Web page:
A major UK leak of the extremely potent greenhouse gas methane has been spotted from space for the first time.
The leak - seen by satellite - occurred over a three-month period at a gas main operated by Wales and West Utilities. The amount leaked could have powered 7,500 homes for a year.
Satellite detection shows the potential of picking up methane gas leaks quickly so they can be stopped sooner.
Methane has 28 times the heating potential of CO2.
It is responsible for about 30% of the rise in global temperatures.
The leak from a pipeline in Cheltenham, revealed exclusively to the BBC, was discovered in March.
It was detected by Leeds University with the help of specialist satellites.
Emily Dowd, a PhD researcher at the university's School of Earth and Environment and the National Centre for Earth Observation, had been using satellite imagery to assess methane leaks from landfill sites.
But she noticed on the images the distinct marker of a methane leak some miles away, coming from a gas pipeline owned by Wales and West Utilities.
Identifying and tackling methane emissions is a crucial objective of the UK and other countries seeking to tackle climate change.
Upon discovering the leak Ms Dowd worked with GHGSat - whose satellites provided the original images - to take further surveys from space, while a team from Royal Holloway University made on-the-ground round measurements.
Ms Dowd said: "Finding this leak brings a question of how many there are out there and maybe we need to be looking a bit harder to find them and take advantage of the technology we have."
Wales and West Utilities said they became aware of the leak after a member of public reported the smell of gas. They said they were in the process of obtaining the necessary permissions for replacing the gas mains when the leak was picked up by satellite.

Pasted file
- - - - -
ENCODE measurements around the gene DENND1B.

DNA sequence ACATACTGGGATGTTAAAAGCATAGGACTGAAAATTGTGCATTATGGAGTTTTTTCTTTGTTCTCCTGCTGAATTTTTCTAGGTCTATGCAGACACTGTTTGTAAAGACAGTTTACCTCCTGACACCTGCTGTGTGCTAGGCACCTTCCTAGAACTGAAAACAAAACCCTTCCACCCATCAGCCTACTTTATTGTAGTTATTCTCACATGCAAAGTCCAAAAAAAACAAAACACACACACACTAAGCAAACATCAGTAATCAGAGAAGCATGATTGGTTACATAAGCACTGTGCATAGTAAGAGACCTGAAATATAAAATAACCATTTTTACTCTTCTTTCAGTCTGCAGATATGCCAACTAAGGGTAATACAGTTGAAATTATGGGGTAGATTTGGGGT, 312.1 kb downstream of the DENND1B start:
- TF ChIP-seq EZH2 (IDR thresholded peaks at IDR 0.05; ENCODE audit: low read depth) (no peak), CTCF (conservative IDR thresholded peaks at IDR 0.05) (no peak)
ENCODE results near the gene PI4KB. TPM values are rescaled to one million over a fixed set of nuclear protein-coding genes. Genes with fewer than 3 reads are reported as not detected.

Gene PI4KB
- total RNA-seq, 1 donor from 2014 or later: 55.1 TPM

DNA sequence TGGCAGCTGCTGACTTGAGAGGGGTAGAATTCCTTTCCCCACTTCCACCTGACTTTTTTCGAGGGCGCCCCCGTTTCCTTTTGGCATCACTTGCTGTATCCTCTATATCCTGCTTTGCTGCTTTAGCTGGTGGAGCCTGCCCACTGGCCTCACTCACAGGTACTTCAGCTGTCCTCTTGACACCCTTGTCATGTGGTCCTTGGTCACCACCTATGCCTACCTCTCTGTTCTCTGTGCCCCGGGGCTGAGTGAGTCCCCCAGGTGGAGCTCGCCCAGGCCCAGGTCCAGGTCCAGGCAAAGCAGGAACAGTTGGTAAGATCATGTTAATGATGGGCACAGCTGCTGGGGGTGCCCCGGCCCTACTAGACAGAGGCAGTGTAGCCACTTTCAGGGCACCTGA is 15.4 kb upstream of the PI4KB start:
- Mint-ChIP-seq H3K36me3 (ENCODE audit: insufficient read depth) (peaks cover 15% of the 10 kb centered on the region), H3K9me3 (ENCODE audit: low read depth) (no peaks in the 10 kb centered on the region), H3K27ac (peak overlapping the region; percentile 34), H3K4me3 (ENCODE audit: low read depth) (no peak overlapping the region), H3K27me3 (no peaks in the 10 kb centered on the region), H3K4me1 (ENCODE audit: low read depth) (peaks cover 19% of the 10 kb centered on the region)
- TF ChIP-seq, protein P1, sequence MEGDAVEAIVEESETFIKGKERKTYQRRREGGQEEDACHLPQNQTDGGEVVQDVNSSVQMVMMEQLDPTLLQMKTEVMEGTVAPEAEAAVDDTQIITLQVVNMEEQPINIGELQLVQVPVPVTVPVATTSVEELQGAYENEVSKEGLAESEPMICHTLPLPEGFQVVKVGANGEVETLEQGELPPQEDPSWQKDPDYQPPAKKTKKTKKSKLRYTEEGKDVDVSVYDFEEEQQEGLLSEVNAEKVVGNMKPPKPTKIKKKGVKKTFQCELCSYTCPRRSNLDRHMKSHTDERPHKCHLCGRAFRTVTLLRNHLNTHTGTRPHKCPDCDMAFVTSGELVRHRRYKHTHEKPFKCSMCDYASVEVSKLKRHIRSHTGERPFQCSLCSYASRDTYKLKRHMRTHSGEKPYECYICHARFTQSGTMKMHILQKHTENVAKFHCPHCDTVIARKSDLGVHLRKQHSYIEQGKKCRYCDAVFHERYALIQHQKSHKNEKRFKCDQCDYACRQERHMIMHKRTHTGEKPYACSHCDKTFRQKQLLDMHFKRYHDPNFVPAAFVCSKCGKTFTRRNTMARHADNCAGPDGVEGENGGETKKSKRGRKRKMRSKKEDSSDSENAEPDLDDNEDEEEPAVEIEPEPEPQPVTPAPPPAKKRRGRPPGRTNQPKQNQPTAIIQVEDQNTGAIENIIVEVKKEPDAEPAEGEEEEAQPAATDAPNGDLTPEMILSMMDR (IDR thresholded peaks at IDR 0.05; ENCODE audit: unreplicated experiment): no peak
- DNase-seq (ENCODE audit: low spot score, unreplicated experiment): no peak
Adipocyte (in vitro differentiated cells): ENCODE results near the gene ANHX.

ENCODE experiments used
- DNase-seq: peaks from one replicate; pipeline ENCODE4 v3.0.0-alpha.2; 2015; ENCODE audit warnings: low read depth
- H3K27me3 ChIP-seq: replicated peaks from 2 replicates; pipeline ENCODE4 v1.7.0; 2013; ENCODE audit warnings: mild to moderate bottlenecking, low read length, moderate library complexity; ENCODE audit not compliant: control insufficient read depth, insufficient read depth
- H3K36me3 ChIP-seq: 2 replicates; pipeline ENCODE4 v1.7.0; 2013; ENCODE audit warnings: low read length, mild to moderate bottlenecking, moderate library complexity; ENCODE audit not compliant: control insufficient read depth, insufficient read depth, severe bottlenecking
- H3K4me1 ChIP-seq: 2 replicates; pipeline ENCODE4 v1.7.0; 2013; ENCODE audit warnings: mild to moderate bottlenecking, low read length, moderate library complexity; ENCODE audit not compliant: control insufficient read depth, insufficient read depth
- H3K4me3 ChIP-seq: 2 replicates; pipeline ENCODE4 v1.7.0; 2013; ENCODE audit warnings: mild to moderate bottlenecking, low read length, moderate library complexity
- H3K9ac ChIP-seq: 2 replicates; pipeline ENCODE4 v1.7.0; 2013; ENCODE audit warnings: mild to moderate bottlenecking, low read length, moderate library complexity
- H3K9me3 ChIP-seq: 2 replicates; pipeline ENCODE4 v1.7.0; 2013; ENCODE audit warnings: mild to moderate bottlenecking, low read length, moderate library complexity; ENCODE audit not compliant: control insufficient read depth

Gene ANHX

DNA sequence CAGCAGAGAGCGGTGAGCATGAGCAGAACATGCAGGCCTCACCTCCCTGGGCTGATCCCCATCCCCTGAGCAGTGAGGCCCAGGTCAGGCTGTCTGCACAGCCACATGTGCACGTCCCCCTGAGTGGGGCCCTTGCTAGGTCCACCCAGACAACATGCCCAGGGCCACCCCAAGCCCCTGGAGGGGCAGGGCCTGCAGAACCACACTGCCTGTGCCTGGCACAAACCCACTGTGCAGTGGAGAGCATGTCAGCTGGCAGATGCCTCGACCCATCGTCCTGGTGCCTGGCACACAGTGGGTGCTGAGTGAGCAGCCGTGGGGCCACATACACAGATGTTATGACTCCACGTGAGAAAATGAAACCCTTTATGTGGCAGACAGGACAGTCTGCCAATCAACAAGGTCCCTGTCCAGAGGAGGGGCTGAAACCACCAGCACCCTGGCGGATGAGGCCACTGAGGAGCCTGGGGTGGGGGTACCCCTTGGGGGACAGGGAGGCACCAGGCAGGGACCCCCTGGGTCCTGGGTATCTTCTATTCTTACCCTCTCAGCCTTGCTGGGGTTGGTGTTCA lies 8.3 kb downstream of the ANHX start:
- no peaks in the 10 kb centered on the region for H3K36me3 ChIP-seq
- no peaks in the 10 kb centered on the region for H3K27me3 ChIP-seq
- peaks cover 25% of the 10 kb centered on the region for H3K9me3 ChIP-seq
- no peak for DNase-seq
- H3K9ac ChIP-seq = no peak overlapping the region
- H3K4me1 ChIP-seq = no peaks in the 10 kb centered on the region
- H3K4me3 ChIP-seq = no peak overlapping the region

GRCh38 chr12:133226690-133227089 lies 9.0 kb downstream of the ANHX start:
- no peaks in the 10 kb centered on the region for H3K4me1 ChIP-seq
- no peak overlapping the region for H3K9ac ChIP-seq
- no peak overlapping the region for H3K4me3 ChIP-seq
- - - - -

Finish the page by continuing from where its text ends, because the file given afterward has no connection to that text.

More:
The cause of the leak is unclear but methane leaks in gas pipelines are not uncommon with ageing infrastructure.
However, the satellite detection process has shown the potential of picking up methane leaks quickly.
The main sources of methane are the oil and gas industry, farming and landfill sites. UK methane emissions have fallen significantly since 1990 but in recent years progress has slowed.
Currently, methane leaks are detected through routine on-the-ground surveys - a very challenging prospect when there are thousands of miles of pipes and sites. And the UK's methane emissions are only an estimate gleaned from economic activity data.
Jean-Francois Gauthier, senior vice-president for strategy at GHGSat, told the BBC: "It's important to highlight that satellites are just one piece of the puzzle. But satellites have a very unique value... that they can come back [and collect more images] very frequently and they can do so without the need to deploy people on the ground so they can do so effectively and also affordably."
The company has nine satellites in their constellation, which orbit at 500km overhead, and are some of the highest resolution devices able to see gases at 25m resolution.
The company has recently signed a £5.5m partnership with the UK - funded by the UK Space Agency - to provide satellite data on methane emissions to UK organisations such as Ordnance Survey.
The UK Space Agency's CEO, Dr Paul Bate, said: "Satellites are getting smaller and more powerful, giving us an ideal vantage point from which to monitor global greenhouse gas emissions and inform decision-making on the path to Net Zero."
There are still limitations with the satellites that will need to be developed.
Prof Grant Allen, lecturer in atmospheric science at the University of Manchester, told the BBC: "There is still some work to do to fully validate the precise magnitude of such emissions estimated by satellites like GHGSat, but the capability is already proving super useful for identifying where big (preventable) sources may be."